Last month, Muftah presented the first in a short series of exclusive excerpts from Dr. Arshin Adib-Moghaddam’s latest book, On the Arab Revolts and the Iranian Revolution: Power and Resistance Today, published by Bloomsbury in October 2013. The second excerpt – taken from the book’s second chapter, “Between Power and Resistance in Praxis,” is below.

These extracts, specially selected and made available to Muftah by the author himself, are part of an ongoing Special Issue here at Muftah, featuring numerous cultural, political, and popular analyses entitled, “The Arab Spring – Three Years On.”

Muftah readers interested in purchasing the book can receive a 35% discount by entering the code GLR 9XR at www.bloomsbury.com.

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The Art of Resistance

Power and resistance: Between 2009 and the production of this book, world politics have been shaken by recurrent battles that have given theorists and activists ample material to reflect upon and theorize. What are some of the conceptual lessons that we can learn from these protests? What do they tell us about the politics of radicalism, power and resistance? Can we discern new tendencies in the way people revolt? The first striking aspect addressing these questions is that from Tehran to Athens, Cairo to Madrid, Tunis to Ohio people were not moved by all-encompassing ideologies. It was not Marx who drove the people onto the streets. Neither was there in the Arab-Muslim world a particularly Islamic ideology with a totalitarian claim that gave the revolts momentum. The bulk of the demonstrators carrying the events were not morphed into one ideological group with an all-encompassing claim by an avant-garde or a charismatic point of fixation for the masses. These were not modernist ideological projects, in the sense that they were not trying to advocate total revolution of some sort. The grievances were geared to very specific socio-economic issues and political demands. In short, these were ‘bread and butter’ revolts as much as movements for political emancipation, rather different from the revolutions of the twentieth century in Russia China, Cuba and Iran which brought about more abrupt and immediate changes to the ancien régimes in place.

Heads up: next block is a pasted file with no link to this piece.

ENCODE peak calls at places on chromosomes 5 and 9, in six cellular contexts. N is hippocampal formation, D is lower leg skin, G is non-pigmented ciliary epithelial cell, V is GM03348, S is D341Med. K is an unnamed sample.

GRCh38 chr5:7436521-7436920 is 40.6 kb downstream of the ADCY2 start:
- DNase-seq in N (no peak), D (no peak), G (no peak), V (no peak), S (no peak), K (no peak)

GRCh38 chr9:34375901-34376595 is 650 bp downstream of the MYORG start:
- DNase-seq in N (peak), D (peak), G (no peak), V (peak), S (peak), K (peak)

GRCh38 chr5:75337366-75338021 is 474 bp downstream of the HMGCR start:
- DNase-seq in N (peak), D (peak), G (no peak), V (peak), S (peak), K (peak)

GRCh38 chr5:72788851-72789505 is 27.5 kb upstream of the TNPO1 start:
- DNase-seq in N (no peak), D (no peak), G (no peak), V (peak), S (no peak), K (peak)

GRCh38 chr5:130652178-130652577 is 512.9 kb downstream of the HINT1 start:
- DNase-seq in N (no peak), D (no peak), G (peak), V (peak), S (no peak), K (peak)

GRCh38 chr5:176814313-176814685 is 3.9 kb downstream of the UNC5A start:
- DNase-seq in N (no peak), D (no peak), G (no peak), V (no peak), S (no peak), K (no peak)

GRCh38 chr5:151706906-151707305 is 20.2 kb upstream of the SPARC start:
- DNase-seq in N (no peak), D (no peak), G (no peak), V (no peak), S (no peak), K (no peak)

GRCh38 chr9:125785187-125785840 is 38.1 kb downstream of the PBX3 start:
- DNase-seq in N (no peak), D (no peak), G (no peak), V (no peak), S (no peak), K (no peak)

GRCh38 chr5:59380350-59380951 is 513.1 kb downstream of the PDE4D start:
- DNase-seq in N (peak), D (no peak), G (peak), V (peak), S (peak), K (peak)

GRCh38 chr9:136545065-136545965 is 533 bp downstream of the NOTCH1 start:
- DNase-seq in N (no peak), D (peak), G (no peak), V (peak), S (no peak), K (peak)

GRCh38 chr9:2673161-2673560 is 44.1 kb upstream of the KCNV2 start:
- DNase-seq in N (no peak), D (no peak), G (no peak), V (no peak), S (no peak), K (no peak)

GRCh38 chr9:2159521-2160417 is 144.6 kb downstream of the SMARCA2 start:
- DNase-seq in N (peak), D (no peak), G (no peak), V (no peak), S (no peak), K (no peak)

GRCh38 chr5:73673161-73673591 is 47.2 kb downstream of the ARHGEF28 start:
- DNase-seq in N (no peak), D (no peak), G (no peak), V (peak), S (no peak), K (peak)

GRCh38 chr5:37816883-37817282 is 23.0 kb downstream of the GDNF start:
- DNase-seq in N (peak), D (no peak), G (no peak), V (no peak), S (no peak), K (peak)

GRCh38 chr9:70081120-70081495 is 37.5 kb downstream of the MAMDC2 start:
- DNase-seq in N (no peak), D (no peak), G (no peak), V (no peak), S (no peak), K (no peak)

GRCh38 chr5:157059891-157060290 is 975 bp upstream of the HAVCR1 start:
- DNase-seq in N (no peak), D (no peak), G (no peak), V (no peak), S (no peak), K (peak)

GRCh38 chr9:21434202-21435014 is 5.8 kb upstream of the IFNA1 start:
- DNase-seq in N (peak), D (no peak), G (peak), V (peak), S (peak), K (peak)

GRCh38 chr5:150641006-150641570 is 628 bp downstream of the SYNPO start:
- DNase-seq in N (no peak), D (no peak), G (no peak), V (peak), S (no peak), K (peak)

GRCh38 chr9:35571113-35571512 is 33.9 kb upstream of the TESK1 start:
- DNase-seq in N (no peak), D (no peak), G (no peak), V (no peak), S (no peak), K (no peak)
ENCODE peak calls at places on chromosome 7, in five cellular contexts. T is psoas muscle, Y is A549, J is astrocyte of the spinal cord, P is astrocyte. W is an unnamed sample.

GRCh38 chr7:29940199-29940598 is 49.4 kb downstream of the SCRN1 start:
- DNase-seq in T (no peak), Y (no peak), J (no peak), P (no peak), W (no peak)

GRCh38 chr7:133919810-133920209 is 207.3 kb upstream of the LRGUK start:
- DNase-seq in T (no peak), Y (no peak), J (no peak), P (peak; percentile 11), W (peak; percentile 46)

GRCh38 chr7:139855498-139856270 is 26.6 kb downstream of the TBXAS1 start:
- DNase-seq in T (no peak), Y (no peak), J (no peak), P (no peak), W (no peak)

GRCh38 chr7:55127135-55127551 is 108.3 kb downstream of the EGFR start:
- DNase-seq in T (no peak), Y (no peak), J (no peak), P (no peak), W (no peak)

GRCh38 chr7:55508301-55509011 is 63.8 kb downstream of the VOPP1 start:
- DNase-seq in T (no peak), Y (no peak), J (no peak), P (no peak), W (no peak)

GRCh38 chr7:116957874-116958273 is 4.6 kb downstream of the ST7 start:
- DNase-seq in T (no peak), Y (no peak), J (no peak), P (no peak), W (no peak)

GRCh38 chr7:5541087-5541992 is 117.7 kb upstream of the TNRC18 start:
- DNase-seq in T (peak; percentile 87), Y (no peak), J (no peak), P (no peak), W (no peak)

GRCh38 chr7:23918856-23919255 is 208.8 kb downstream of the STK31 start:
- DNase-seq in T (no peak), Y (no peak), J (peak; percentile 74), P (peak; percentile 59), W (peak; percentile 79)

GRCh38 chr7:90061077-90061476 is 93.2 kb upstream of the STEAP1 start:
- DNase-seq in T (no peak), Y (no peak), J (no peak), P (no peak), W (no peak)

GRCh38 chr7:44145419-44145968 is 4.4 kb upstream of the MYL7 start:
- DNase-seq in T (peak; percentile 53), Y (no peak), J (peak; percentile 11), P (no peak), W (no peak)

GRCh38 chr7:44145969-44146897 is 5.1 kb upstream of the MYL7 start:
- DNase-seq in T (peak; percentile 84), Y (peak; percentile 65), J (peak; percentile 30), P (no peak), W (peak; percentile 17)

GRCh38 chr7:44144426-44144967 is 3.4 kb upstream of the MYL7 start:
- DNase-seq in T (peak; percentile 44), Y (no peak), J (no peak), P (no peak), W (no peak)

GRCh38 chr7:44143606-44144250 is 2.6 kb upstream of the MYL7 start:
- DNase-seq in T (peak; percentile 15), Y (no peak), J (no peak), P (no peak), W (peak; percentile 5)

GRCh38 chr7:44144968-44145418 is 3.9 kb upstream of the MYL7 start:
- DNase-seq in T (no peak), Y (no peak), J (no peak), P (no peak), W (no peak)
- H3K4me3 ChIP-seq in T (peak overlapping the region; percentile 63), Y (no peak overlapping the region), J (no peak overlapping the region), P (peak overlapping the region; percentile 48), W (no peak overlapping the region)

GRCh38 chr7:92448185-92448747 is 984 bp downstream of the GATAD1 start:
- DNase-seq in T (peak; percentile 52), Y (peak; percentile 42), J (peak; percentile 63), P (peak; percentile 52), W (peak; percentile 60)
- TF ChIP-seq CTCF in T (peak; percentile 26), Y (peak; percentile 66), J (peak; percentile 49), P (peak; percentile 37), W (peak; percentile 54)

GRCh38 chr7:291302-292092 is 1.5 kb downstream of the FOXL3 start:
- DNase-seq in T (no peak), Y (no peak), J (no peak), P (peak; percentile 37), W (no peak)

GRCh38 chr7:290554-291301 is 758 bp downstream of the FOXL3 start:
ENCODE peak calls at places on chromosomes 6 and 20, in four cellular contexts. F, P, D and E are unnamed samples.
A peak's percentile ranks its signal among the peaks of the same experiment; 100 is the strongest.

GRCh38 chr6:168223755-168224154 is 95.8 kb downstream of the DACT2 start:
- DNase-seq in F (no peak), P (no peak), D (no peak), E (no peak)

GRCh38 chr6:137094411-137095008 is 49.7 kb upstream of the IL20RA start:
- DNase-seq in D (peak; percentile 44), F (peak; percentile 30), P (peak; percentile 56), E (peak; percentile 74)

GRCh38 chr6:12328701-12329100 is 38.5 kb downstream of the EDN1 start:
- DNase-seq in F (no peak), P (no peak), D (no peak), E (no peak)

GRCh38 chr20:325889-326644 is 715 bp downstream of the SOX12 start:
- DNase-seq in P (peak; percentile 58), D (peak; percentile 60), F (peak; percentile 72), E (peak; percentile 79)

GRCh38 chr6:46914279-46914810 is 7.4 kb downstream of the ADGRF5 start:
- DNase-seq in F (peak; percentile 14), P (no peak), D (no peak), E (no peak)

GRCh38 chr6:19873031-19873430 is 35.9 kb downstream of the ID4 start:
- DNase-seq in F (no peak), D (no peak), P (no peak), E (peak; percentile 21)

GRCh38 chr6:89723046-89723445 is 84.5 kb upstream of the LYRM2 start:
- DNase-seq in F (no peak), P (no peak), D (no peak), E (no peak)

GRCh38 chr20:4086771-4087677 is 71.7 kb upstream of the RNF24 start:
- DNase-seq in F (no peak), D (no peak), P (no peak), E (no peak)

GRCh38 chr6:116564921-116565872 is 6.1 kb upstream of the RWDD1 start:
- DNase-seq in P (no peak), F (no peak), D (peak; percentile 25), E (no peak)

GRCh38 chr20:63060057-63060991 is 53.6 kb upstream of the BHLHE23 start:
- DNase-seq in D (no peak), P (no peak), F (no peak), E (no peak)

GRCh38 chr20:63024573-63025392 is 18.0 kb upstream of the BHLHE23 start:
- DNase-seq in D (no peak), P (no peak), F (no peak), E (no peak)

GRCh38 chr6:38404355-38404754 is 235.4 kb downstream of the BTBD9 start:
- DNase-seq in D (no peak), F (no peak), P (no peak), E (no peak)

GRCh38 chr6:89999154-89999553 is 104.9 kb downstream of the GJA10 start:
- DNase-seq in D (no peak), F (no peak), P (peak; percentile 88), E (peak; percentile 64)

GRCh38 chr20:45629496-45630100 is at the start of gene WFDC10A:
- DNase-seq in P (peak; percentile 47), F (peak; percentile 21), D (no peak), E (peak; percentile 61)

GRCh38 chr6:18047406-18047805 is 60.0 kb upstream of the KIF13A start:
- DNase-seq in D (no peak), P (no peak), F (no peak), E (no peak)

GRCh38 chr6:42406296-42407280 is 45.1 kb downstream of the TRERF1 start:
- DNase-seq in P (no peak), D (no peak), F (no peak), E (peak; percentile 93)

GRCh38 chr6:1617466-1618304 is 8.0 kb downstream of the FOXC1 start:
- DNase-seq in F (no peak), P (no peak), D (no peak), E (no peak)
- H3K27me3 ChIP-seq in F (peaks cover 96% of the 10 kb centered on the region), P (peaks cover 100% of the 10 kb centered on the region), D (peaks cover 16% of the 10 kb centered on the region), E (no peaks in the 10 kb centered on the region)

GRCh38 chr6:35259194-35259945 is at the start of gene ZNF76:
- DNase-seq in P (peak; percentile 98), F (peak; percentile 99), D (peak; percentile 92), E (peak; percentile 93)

Secondly, the revolts and demonstrations played out on a broad canvas, as none of the protests movements sketched out above were provincial or cloistered locally. While the demonstrators organized in confined spaces – major streets, squares, public areas – their demands and activities were spread out on a vast plane permeated by molar lines, interspersed mental images, scattered political activities and economic agendas dispersed within globalized, networked polities. In this respect, online networks certainly made the organization of protests more efficient because they multiplied the recipients of information who had instant access to updates about where to gather and how to organize. They caused a domino effect on the Internet which galvanized a large number of followers in a relatively short time. This facilitated the recruitment of protesters and their identification with the cause in a decentralized yet highly efficient and pluralistic way. The absence of physical headquarters, a centralized politburo that would organise the resistance, is an important departure from previous revolts and revolutions and it is indicative of the post-modern context within which contemporary resistance reveals itself.

While online networks are very functional for organizing and coordinating social movements, they do not automatically translate into a political dividend. For instance, the Occupy Wall Street movement in the United States and the Occupy London demonstrators that set up a ‘tent city’ around St. Paul’s cathedral in the capital for weeks did not achieve decisive political concessions from the state. The online networks and the occupation of public spaces elicited a lot of support and media attention, but the very fact that there was no intellectual framework to the movements or an effective decision-making process to articulate the aims of the protesters is a part of the explanation as to why they failed in their efforts to bring about lasting political and socio-economic changes. The daily assemblies in the occupy tent towns that were leaderless were very functional to simulate radical democratic politics, a communal utopia that resembled an anarcho-egalitarian order, but the minimalist consensual agendas that came out of these meetings were devoid of political stamina. Post-modern modes of resistance cannot be oblivious to the determinations of power. Within a regime of truth that is as intrusive as in advanced liberal-capitalist societies in the west, the nodal points of resistance need to be coordinated in order to produce effective demands and a political infrastructure to translate them. What is needed to combat a politics of ‘truth’ that delimitates political choice is a counter-cultural politics of resistance that transcends different strata of society and their cultural loci.

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